Lancashire SLS Fantastic Book Awards – And the Winners are…

The votes have been counted and the winners have now been declared of the Lancashire School Library Service Fantastic Book Awards 2017.

The Fantastic Book Awards aim to support reading for pleasure by introducing newly published fiction titles to upper Key Stage 2 pupils. The awards involve thousands of children aged 9-11 from primary schools across Lancashire who read and vote for the books they consider the best. The schools then hold Oscar style celebrations to announce the winners.

The winning authors have received uniquely engraved fountain pens and special letters of congratulation, written by the schools that voted them winners!
So here they are – Lancashire children’s choice of winners – the top reads for 9-11 year olds!

Well done to the winning authors, to all the library and school staff involved in putting together and running the awards and to the pupils that took part and chose such brilliant winners! 












Report: Cecelia Ahern at County Hall, Preston 

On Tuesday evening I was lucky enough to be able to accompany 3 of the young volunteers I work with to see Cecelia Ahern at County Hall, Preston, an event that was organised by Silverwood Events in partnership with Lancashire Libraries.

Going to any author event is a treat. But going to see an author you particularly admire in an impressive venue like County Hall is extra special. And seeing young people inspired and enthused and then desperate to get home and start reading is the absolute cherry on top. 

Cecelia was in conversation with our very own YLG North West representative and current Chair Elect, Jake Hope, and was promoting her new novel Perfect, the follow-up to her debut YA novel, Flawed, which was published in 2016 and brilliantly received.

Topics discussed on the night included Cecelia’s career so far, the differences between writing adult and young adult fiction, and the ways in which (particularly with the proliferation of social media) people can be so quick to judge others and publicly shame them for their mistakes. This is a central theme in the Flawed series, in which anyone that is deemed to be imperfect is physically branded with an F for Flawed – with the location of the F dependent on what it is they are judged to have done wrong. It’s dark and compelling and the parallels with our own society give real pause for thought.

Cecelia also talked about her experiences of promoting her young adult books and some of the schools she has visited. She talked about how often the pupils that ask the most questions are the ones described by the teachers as the ‘quiet ones,’ and how vital author visits are in showing young people that they can make a living from writing, that there are people out there that have done it and do it every day. 

This was a really well-organised, enjoyable event – Jake has a lovely interview manner and Cecelia was a brilliant speaker – refreshing, down-to earth and funny too. The young people were buzzing about the event on the train home  – and so was I! 🙂


Review: The New Adventures of Mr Toad: A Race for Toad Hall -Tom Moorhouse (author) and Holly Swain (illustrator)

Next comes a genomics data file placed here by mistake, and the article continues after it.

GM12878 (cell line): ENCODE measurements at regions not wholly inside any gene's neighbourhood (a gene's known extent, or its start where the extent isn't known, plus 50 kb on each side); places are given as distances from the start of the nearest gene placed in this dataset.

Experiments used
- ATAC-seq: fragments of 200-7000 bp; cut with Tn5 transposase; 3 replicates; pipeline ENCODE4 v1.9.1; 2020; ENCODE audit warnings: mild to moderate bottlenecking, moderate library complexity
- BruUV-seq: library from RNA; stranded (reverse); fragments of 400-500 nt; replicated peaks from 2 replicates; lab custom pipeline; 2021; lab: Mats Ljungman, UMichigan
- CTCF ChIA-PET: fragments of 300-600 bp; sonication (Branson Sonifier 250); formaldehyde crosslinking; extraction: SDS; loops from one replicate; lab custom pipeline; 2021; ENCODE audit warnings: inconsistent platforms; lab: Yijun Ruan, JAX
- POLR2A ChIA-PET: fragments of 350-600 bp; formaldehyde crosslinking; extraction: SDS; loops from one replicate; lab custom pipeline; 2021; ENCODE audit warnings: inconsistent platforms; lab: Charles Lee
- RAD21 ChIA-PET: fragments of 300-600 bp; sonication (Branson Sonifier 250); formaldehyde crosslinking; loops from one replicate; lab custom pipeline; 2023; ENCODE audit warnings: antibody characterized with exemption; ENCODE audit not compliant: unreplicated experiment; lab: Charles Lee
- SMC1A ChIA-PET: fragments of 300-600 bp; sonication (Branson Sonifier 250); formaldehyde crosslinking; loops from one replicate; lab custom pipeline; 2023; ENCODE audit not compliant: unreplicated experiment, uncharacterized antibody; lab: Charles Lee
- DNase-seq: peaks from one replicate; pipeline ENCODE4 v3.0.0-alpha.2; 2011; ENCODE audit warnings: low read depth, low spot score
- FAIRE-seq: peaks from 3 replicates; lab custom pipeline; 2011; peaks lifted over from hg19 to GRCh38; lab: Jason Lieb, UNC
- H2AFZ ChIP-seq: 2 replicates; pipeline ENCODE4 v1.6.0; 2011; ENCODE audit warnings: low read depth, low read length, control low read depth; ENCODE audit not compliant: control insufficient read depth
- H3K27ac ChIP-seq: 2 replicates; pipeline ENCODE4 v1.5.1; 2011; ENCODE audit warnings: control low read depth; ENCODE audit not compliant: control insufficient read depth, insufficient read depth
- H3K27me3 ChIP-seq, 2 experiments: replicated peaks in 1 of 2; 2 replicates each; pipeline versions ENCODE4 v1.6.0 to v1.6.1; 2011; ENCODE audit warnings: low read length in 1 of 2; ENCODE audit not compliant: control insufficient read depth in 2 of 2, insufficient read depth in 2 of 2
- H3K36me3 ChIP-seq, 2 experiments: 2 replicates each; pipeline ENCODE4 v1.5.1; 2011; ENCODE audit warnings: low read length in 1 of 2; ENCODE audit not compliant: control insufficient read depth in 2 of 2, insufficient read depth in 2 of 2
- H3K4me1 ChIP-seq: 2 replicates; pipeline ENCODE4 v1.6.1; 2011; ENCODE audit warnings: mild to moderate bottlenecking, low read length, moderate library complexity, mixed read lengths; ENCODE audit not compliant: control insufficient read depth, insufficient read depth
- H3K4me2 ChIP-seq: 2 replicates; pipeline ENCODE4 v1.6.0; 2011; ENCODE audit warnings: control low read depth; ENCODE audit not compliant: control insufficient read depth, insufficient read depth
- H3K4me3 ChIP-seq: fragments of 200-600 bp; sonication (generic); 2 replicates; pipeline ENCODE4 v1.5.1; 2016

100 years on from The Wind in the Willows, Toad Hall lies in ruins. Teejay (Toad Junior), Mo and Ratty are exploring the place when they make a discovery in the Ice House – it’s a very frozen Mr Toad! Nobody can quite believe he’s alive – especially not the dodgy weasels who want to claim Toad Hall for their own.

This is one of the first chapter books I have read with my eldest daughter (just-turned 5) and she absolutely loved it. As did I! When she asked for “just one more chapter” I was powerless to resist and three bedtimes later we’d finished the whole book! 
Mr Toad is as gloriously eccentric as you would expect him to be and the new young characters are smart, brave and adventurous. Holly Swain’s illustrations are vibrant and vivacious, with a colour palette of mostly greys, greens and blacks with occasional splashes of red. And the car racing action is brilliant fun!

Looking forward to the next instalment in the series.


A Race for Toad Hall is published by Oxford University Press

Review: The Sun Is Also A Star by Nicola Yoon

The blurb:

Natasha: I’m a girl who believes in science and facts. Not fate. Not destiny. Or dreams that will never come true. I’m definitely not the kind of girl who meets a cute boy on a crowded New York City street and falls in love with him. Not when my family is twelve hours away from being deported to Jamaica. Falling in love with him won’t be my story.

Daniel: I’ve always been the good son, the good student, living up to my parents’ high expectations. Never the poet. Or the dreamer. But when I see her, I forget about all that. Something about Natasha makes me think that fate has something much more extraordinary in store—for both of us.

The Universe: Every moment in our lives has brought us to this single moment. A million futures lie before us. Which one will come true? 

The Review:

Okay, I’m going to be totally honest here. Whilst I’m clearly not averse to using the occasion (and accompanying Twitter hashtag) to shamelessly try and get some views for this post, I am not a huge fan of Valentine’s Day in general. I really don’t like the idea of making grand romantic gestures on one particular day just because Clinton Cards says I should – if my husband gets a card at all it will be Card Factory all the way and the last grand romantic gesture I made was letting him watch a whole episode of Ancient Aliens without snorting sarcastically once…